Someone, Please Give This Woman a Main Role.


Time/Timeliness: Baek-Ho runs out of time to tell Yiseul he loves her, then he's running late for the wedding, and so on. Time is never on his side in any sense of the word until the Conductor steps in and gives him all the time in the world.

2nd Love: In an interesting philosophical moment, the Conductor says that most people marry their second-best love. He says that it's easy to recognize first loves because they hurt so badly, but it's harder to find that 2nd and most important love. I'm hoping that Baek-Ho and Chaeri are the second loves, because I want more of Kim Yewon in the show, but I'm not sure if I have any cause to hope for this--we don't seem set up for this pairing.

Cultural Observances:

Nationalism: Baek-Ho's taxi driver mentions that all good citizens should be out watching the marathon and supporting the Korean runners.

Traditional clothes: Yiseul's mom wears hanbok to the wedding.

Hanbok: Sort of Like a Full-Skirted Kimono.

Episode Evaluations:

Cute show, precious cast, great soundtrack, but with some caveats. While it's nice to see the sweet, innocent love between two people who genuinely care about each other, they are definitely having too many easily-fixed misunderstandings. All it would take is for Yiseul to say "I like you" instead of leaving Baek-Ho hints and clues, and all it would take is for past-travelling Baek-Ho to say he likes Yiseul instead of making lots of sacrificial gestures to prove it. In a perfect world, actions do speak louder than words, but in Operation Proposal, words speak louder than actions, and the main characters need to repeat this one simple phrase: I. Like. You. Conflict resolved!

You can watch episode 1 of Operation Proposal HERE at DramaFever.

Saturday, February 18, 2012

Book Review: Frankenstein by Mary Shelley

Mary Shelley, 1818

Here's another classic story I'm reading for the first time! Frankenstein the novel, as I suspected, is almost nothing like the various incarnations of Frankenstein I've run across over the years. I've seen so many versions of the monster in childrens' shows, comedy specials, skits, and other forms of media, but none of the pop-culture depictions of the monster seem to accurately represent the sadness and abundant emotion of the book.

I shouldn't be surprised at it anymore, but it seems like all British or American literature from the 19th century has to be set inside a frame story--the narrative has to be told to somebody who told somebody who is telling the reading audience about it, or something equally layered. Frankenstein is actually not told by Victor Frankenstein or by his created  monster, but by a third party whose main purpose seems to be praising Victor Frankenstein's character to the high heavens.

The story starts out with some guy, Captain Robert Walton, writing to his sister about the weather in St. Petersburg. He's a sea captain and he is preparing for a big voyage to the Arctic, where he hopes something amazing and purposeful awaits him. As his letters continue, it becomes clear that Walton is seriously poetic and he really wants a like-minded best friend because pouring out his heart in well-composed letters to his sister is just not doing justice to the depth of his feelings. But Walton's loneliness doesn't last for too long because his crew soon discovers a dying man floating on a big piece of ice. As the man, Victor, is nursed back to health, he admits to Walton that he has been in the Arctic chasing another person, or rather a "demon" as he calls him. Then Victor begins to share his long, tragic story with the captain.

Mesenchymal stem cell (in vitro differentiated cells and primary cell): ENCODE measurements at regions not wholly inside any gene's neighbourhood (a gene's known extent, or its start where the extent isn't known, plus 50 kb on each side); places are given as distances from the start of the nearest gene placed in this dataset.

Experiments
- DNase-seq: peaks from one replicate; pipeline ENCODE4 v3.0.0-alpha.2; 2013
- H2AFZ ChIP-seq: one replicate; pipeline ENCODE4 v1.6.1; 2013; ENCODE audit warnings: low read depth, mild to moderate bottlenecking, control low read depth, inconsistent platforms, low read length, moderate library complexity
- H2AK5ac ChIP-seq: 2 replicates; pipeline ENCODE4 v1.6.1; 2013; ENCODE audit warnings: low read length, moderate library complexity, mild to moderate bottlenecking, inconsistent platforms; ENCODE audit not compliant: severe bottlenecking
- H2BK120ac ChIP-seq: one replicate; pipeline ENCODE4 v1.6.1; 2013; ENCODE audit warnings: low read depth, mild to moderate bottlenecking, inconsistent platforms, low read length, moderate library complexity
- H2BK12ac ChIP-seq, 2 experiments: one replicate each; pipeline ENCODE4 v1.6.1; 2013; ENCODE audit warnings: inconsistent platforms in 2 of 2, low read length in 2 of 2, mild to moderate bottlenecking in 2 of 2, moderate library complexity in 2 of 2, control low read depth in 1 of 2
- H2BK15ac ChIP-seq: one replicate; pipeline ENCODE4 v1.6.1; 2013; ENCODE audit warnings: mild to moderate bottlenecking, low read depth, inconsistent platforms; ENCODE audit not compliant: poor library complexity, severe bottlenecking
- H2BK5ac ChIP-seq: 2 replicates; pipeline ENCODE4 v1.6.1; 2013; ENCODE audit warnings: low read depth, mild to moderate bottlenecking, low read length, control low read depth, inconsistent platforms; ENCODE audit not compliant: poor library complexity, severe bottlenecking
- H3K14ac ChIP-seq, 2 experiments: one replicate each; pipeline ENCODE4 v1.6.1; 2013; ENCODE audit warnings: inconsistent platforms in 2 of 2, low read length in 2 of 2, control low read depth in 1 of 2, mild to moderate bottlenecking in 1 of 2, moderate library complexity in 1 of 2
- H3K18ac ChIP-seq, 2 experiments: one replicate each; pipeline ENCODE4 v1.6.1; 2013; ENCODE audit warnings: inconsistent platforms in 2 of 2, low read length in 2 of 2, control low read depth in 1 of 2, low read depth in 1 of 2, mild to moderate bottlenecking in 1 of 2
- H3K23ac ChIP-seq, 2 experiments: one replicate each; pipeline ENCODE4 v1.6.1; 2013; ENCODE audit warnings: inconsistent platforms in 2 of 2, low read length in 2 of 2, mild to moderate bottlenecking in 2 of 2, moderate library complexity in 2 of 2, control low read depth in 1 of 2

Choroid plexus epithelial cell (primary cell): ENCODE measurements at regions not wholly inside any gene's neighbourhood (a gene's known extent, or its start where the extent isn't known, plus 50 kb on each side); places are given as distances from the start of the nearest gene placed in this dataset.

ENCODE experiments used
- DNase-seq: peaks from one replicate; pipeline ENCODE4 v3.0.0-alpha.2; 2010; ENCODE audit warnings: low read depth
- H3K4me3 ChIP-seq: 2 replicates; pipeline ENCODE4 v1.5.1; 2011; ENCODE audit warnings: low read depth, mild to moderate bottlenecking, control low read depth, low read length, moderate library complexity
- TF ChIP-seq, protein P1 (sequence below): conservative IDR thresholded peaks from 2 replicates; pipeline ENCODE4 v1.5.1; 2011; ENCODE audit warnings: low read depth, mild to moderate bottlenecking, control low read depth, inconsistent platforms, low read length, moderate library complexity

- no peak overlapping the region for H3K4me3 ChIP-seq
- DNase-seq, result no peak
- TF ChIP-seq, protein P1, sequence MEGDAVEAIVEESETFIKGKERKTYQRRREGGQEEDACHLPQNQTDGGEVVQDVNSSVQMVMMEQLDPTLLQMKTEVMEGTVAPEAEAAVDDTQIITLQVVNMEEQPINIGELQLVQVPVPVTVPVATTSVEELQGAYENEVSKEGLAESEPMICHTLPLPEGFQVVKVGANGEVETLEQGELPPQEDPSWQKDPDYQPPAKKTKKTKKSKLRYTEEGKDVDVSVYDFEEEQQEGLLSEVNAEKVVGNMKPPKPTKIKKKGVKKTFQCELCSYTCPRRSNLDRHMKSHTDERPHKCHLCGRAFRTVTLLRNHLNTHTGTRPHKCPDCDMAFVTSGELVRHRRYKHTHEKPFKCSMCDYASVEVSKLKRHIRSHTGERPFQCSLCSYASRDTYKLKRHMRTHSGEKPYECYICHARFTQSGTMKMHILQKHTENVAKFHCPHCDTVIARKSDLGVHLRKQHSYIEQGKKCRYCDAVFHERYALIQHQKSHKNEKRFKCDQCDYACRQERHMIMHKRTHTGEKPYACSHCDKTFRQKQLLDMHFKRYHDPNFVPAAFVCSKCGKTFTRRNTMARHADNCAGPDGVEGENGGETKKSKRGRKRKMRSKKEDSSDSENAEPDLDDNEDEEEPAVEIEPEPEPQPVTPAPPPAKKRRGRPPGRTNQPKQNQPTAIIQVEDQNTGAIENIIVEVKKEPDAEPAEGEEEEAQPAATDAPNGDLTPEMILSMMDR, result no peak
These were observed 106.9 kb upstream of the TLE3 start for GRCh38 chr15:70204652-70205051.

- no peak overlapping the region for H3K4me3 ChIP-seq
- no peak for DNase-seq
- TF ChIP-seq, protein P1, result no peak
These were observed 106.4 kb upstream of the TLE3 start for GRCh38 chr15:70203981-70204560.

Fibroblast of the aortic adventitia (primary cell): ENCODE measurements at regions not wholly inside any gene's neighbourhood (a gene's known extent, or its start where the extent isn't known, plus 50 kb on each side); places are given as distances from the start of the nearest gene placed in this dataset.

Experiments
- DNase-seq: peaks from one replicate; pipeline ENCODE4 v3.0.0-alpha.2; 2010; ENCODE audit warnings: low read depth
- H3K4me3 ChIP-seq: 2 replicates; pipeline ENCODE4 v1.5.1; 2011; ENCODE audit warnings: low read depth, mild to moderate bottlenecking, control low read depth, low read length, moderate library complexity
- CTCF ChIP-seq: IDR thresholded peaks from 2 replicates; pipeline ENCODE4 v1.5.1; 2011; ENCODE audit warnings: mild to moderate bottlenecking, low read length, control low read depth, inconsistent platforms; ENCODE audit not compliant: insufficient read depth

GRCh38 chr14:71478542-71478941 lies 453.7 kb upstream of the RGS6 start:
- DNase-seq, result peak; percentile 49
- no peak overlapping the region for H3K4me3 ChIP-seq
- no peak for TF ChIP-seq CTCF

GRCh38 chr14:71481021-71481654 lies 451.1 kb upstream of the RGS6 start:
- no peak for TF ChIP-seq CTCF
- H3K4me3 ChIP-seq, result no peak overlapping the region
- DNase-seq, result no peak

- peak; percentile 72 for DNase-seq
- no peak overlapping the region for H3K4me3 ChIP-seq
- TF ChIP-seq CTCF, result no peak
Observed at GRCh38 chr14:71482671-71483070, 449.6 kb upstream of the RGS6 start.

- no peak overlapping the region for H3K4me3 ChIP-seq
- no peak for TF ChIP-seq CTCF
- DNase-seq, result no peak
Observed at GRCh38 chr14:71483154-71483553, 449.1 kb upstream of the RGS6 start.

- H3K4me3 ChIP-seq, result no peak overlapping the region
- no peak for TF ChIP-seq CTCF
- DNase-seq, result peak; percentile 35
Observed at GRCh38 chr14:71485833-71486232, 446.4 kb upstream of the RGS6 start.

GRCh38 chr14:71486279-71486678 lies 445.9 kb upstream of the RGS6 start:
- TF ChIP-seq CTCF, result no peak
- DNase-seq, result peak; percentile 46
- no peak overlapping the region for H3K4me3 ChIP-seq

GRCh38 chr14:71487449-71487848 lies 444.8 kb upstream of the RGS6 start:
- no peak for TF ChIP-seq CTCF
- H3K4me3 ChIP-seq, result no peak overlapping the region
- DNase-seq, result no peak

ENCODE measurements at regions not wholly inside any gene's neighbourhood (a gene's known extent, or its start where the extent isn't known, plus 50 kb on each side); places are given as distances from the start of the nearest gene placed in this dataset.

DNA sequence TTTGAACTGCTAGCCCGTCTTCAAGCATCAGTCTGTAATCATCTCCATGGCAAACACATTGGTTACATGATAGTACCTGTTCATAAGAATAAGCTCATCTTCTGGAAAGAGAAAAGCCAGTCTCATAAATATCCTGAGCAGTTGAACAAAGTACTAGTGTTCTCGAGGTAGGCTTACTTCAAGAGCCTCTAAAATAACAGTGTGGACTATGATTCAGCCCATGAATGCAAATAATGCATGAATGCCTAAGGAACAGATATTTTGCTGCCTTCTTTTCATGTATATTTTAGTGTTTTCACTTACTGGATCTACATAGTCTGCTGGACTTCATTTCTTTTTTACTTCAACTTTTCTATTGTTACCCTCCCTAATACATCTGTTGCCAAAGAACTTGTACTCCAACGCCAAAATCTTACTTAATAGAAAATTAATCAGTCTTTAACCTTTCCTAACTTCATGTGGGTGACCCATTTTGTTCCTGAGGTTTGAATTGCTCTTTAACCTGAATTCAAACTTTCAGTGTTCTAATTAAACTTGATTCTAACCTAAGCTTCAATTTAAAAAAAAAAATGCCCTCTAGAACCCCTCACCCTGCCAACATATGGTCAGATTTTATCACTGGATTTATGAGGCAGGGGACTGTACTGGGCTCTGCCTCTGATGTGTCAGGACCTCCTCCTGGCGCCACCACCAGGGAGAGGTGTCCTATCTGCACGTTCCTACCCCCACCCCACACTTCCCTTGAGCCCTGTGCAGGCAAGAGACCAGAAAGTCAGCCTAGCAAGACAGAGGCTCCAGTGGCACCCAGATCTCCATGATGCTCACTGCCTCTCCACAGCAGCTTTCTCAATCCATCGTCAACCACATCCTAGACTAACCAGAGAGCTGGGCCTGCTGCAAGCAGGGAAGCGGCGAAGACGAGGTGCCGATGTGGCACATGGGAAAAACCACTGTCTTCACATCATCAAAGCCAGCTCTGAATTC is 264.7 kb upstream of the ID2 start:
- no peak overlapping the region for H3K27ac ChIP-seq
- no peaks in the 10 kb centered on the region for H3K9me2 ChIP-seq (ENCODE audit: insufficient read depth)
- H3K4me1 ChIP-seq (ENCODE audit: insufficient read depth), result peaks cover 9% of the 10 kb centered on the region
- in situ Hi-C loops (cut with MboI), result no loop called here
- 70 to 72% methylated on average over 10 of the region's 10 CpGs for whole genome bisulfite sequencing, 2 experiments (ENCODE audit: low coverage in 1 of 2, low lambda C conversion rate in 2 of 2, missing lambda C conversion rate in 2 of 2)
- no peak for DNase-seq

Victor's thirst for knowledge led him to serious questions about the nature of life and souls. He was a brainiac who devoted himself to the intense study of various educational disciplines, including a few areas of spiritualism and quackery. Time passed and Victor learned how to give life to inanimate biological objects. He cobbled together an eight-fool-tall body, ran an electric current and some other stuff through it, and brought the ugly creature to liiiiiife. But no sooner does his pet project come to life, than Victor runs away from it in disgust. Strangely, it's at this point that I, as a reader, go from feeling a certain fondness for Victor and his obsessive studying to feeling outright revulsion for him because he refuses to take responsibility for something he made.

And I do feel very sorry for the monster, which I did not expect to happen. The monster does some cruel, vile things, but he had no real guidance. He didn't ask to be created and abandoned, and it isn't his fault that his own creator views him with absolute horror. Victor created a life that could have had some value if he had chosen to assign said value to it, but instead he leaves the creature alone in hopes that it will run away and just not be his problem anymore! But it becomes his problem once again when the creature kills his younger brother and frames a servant for the crime.

At one of the climaxes of the story, the creature confronts Victor and talks to him for the first time. The creature has been through a lot of painful encounters with human beings, most of which began with him trying to do something kind and ended with him doing something destructive. He wants Victor to make him a companion so he can live happily ever after with her in the wilderness, but his plans for a monster wedding don't ever come to fruition because Victor sabotages the effort. Victor and his monster proceed in a gruesome game of one-upsmanship where each tries to hurt the other horribly, and they both succeed. When this very short book is over, the body-count is about as high as your typical Shakespearean tragedy: everyone we care about (and some people we don't) has died.